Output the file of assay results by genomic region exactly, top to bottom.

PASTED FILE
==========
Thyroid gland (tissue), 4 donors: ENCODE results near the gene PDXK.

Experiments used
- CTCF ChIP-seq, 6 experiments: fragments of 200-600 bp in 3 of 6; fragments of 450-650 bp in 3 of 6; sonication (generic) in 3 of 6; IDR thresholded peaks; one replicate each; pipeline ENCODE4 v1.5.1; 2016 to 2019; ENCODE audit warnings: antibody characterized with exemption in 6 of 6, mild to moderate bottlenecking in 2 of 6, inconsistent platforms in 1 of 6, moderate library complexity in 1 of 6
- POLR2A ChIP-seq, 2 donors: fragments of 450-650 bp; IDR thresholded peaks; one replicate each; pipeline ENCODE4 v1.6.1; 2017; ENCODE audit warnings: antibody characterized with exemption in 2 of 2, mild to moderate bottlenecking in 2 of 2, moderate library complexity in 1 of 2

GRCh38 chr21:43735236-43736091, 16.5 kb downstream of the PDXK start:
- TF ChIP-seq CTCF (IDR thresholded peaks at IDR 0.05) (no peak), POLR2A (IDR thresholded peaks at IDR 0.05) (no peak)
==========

Thyroid gland (tissue), 4 donors: ENCODE results near the gene PDXK.

Experiments used
- CTCF ChIP-seq, 6 experiments: fragments of 200-600 bp in 3 of 6; fragments of 450-650 bp in 3 of 6; sonication (generic) in 3 of 6; IDR thresholded peaks; one replicate each; pipeline ENCODE4 v1.5.1; 2016 to 2019; ENCODE audit warnings: antibody characterized with exemption in 6 of 6, mild to moderate bottlenecking in 2 of 6, inconsistent platforms in 1 of 6, moderate library complexity in 1 of 6
- POLR2A ChIP-seq, 2 donors: fragments of 450-650 bp; IDR thresholded peaks; one replicate each; pipeline ENCODE4 v1.6.1; 2017; ENCODE audit warnings: antibody characterized with exemption in 2 of 2, mild to moderate bottlenecking in 2 of 2, moderate library complexity in 1 of 2

GRCh38 chr21:43735236-43736091, 16.5 kb downstream of the PDXK start:
- TF ChIP-seq CTCF (IDR thresholded peaks at IDR 0.05) (no peak), POLR2A (IDR thresholded peaks at IDR 0.05) (no peak)